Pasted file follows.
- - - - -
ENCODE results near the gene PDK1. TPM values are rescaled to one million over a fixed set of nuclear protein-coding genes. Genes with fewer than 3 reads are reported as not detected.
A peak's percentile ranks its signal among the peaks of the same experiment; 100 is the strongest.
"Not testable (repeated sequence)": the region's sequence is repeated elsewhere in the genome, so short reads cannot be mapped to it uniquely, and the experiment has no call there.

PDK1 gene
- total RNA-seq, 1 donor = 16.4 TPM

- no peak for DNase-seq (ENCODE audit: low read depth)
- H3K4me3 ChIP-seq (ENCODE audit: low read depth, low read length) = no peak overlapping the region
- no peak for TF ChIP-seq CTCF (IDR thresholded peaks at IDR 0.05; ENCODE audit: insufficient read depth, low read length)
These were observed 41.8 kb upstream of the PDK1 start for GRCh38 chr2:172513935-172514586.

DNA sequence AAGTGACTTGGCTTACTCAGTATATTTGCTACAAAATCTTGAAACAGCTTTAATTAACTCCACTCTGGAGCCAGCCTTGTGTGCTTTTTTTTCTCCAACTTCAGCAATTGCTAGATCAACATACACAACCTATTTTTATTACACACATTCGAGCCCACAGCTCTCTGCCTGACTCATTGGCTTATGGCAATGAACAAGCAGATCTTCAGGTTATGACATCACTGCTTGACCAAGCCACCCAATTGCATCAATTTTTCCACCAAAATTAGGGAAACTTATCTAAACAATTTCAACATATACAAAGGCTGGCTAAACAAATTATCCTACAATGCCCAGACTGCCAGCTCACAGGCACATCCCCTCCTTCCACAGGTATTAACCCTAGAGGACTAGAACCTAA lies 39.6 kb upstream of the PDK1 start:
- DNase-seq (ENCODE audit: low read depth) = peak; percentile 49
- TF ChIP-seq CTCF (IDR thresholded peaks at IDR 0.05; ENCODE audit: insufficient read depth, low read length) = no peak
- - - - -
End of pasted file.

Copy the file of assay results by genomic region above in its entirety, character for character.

ENCODE results near the gene PDK1. TPM values are rescaled to one million over a fixed set of nuclear protein-coding genes. Genes with fewer than 3 reads are reported as not detected.
A peak's percentile ranks its signal among the peaks of the same experiment; 100 is the strongest.
"Not testable (repeated sequence)": the region's sequence is repeated elsewhere in the genome, so short reads cannot be mapped to it uniquely, and the experiment has no call there.

PDK1 gene
- total RNA-seq, 1 donor = 16.4 TPM

- no peak for DNase-seq (ENCODE audit: low read depth)
- H3K4me3 ChIP-seq (ENCODE audit: low read depth, low read length) = no peak overlapping the region
- no peak for TF ChIP-seq CTCF (IDR thresholded peaks at IDR 0.05; ENCODE audit: insufficient read depth, low read length)
These were observed 41.8 kb upstream of the PDK1 start for GRCh38 chr2:172513935-172514586.

DNA sequence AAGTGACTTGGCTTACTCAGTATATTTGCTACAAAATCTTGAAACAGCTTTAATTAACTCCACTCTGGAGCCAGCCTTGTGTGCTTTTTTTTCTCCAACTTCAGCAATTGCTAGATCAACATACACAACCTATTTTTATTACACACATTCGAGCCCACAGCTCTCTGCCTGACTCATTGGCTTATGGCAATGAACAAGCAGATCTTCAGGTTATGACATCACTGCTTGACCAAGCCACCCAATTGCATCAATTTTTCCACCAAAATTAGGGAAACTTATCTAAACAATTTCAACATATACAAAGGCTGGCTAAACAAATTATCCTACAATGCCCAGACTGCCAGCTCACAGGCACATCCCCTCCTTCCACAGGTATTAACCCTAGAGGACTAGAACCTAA lies 39.6 kb upstream of the PDK1 start:
- DNase-seq (ENCODE audit: low read depth) = peak; percentile 49
- TF ChIP-seq CTCF (IDR thresholded peaks at IDR 0.05; ENCODE audit: insufficient read depth, low read length) = no peak